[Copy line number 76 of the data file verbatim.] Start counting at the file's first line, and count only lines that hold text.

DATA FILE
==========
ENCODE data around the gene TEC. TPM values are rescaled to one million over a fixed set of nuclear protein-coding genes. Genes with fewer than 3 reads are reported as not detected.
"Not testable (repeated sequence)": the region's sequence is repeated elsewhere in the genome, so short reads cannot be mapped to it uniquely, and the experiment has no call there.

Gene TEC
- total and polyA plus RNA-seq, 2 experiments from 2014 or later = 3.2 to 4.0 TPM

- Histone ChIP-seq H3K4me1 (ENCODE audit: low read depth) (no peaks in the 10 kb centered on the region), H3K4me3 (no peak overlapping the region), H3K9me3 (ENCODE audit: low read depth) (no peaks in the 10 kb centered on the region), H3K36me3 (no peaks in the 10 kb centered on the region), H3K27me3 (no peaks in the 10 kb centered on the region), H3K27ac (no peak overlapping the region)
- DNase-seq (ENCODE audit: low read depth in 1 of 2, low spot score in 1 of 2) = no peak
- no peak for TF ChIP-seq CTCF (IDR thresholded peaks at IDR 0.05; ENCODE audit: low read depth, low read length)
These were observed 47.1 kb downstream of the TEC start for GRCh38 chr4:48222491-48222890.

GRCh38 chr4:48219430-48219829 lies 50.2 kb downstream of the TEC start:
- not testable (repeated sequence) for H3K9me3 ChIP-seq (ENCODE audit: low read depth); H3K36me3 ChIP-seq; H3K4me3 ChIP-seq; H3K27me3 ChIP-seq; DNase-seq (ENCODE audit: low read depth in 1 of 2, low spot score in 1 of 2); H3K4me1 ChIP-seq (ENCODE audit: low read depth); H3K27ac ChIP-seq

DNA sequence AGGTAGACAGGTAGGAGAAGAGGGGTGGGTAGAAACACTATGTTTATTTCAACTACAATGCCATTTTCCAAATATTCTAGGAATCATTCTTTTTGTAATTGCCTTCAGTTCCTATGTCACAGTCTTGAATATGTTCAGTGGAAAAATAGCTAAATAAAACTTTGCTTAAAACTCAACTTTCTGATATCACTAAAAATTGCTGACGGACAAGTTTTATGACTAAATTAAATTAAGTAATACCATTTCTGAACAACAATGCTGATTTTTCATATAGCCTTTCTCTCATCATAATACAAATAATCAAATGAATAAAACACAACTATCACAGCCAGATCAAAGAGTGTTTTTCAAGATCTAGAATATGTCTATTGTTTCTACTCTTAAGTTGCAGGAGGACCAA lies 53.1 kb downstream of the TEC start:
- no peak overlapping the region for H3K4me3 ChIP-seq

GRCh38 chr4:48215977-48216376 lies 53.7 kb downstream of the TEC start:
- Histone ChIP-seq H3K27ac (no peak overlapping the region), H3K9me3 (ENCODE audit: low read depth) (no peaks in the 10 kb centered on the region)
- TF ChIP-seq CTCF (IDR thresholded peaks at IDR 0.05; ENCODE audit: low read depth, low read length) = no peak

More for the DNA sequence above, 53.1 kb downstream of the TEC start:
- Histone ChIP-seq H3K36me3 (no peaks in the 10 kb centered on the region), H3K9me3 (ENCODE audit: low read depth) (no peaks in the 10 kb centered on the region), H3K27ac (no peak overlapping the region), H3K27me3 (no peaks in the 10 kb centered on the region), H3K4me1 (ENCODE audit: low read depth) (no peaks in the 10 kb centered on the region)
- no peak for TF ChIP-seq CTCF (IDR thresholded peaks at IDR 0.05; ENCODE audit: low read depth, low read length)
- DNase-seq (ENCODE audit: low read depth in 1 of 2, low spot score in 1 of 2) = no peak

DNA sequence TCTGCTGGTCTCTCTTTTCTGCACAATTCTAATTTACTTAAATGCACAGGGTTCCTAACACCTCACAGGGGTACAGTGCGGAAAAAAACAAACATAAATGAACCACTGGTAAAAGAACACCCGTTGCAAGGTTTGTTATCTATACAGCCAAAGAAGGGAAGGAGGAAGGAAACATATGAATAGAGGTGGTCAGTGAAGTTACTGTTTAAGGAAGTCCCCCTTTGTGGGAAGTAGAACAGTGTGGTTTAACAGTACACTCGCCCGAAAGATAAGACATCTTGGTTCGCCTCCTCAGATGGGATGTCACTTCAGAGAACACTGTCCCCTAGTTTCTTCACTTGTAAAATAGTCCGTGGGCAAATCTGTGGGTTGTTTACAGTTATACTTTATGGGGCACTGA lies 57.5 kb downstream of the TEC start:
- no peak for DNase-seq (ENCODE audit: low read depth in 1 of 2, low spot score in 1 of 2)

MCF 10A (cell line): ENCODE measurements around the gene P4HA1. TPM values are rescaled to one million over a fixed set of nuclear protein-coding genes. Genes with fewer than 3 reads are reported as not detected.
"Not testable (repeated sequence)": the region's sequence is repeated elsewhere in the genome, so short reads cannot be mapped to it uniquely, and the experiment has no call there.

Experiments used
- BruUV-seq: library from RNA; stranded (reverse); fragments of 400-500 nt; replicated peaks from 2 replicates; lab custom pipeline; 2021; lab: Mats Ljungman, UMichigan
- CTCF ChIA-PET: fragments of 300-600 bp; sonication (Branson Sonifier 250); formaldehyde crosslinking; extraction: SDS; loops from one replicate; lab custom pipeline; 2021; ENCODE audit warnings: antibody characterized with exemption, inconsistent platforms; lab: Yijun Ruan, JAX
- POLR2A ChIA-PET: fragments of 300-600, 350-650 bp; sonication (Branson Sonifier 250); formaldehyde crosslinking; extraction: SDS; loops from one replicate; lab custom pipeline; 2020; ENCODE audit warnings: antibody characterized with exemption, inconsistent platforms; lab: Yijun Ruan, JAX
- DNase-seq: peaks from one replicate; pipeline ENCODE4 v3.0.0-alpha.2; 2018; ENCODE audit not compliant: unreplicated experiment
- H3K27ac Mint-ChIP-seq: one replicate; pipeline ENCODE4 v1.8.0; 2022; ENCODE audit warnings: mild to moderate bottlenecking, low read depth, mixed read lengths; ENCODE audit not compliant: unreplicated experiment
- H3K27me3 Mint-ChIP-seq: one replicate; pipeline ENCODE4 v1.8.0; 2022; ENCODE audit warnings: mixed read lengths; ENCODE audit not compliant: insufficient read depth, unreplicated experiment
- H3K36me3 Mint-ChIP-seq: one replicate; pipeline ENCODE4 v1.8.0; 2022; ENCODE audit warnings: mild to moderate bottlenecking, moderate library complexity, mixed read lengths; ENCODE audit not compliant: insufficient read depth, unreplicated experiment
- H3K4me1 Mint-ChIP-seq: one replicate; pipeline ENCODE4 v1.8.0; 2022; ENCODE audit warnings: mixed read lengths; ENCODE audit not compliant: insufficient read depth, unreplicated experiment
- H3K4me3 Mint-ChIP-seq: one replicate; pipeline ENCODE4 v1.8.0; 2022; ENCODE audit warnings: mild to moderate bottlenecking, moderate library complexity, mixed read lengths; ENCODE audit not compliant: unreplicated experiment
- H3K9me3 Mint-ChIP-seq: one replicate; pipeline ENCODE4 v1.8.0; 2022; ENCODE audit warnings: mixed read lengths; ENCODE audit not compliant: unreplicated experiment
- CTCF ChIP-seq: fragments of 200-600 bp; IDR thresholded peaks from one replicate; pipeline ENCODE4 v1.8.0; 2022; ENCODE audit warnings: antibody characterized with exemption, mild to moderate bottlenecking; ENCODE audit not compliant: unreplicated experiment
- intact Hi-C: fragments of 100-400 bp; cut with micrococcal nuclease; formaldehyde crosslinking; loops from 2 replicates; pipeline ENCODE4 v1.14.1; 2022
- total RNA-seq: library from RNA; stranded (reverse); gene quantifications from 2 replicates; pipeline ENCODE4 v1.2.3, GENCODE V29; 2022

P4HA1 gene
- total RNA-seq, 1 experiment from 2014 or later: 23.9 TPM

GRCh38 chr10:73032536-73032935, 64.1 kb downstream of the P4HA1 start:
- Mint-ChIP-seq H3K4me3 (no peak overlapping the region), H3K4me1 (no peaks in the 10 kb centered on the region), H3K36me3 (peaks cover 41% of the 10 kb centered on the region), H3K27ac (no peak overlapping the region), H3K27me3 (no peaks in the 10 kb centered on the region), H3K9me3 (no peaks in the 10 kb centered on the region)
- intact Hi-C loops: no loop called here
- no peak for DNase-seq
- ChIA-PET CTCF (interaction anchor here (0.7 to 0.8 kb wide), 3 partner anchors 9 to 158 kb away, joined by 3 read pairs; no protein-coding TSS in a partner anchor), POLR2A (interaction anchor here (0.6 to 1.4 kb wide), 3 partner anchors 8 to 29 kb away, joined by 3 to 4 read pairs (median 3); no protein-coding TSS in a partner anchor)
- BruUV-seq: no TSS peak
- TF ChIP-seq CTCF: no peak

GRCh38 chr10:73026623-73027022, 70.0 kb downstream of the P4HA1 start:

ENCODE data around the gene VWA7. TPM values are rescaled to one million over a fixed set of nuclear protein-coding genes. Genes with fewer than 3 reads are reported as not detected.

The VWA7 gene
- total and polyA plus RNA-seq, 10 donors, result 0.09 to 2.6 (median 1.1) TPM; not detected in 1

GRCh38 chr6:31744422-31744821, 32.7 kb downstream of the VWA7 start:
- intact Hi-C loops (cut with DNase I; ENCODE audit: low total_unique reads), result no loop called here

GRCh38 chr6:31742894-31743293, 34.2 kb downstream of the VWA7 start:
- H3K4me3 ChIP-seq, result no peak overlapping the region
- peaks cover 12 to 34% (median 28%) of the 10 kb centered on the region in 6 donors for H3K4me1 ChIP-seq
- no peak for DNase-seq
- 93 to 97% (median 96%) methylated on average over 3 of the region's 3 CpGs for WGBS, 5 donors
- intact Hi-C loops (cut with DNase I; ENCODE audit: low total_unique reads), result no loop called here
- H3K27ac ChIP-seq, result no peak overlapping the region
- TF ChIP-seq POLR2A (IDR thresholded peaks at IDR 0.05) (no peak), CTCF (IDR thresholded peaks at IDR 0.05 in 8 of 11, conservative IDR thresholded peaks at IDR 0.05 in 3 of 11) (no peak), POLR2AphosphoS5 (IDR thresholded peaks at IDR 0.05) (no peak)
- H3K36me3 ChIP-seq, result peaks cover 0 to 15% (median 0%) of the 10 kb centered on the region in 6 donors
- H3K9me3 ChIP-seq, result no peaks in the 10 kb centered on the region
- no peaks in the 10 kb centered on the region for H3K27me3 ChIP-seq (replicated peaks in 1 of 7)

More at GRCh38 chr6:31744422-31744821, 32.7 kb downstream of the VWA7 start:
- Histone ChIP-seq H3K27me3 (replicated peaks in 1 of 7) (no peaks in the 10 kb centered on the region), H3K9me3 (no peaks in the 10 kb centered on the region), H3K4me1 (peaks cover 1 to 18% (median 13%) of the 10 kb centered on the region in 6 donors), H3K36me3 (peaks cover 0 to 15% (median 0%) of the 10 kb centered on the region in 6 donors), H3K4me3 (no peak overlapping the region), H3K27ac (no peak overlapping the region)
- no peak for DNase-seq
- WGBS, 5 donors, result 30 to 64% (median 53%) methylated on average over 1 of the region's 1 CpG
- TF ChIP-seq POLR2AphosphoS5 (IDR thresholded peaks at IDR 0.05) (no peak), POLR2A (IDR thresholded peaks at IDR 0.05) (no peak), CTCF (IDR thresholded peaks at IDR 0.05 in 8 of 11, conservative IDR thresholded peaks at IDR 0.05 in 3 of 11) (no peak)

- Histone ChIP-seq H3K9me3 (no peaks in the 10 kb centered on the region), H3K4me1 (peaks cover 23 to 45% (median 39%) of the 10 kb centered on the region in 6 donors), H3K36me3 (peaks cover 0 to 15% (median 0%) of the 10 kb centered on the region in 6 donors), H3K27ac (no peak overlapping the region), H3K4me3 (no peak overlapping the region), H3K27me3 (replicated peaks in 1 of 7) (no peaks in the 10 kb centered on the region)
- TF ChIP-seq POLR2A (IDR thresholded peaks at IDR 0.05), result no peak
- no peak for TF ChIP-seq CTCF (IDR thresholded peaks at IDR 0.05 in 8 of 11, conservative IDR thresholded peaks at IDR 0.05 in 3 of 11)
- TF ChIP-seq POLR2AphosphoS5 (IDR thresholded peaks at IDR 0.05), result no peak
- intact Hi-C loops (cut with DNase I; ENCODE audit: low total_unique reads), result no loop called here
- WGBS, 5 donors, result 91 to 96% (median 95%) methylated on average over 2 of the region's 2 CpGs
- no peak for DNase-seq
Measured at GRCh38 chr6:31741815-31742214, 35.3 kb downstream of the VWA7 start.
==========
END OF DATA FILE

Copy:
Measured at GRCh38 chr6:31741815-31742214, 35.3 kb downstream of the VWA7 start.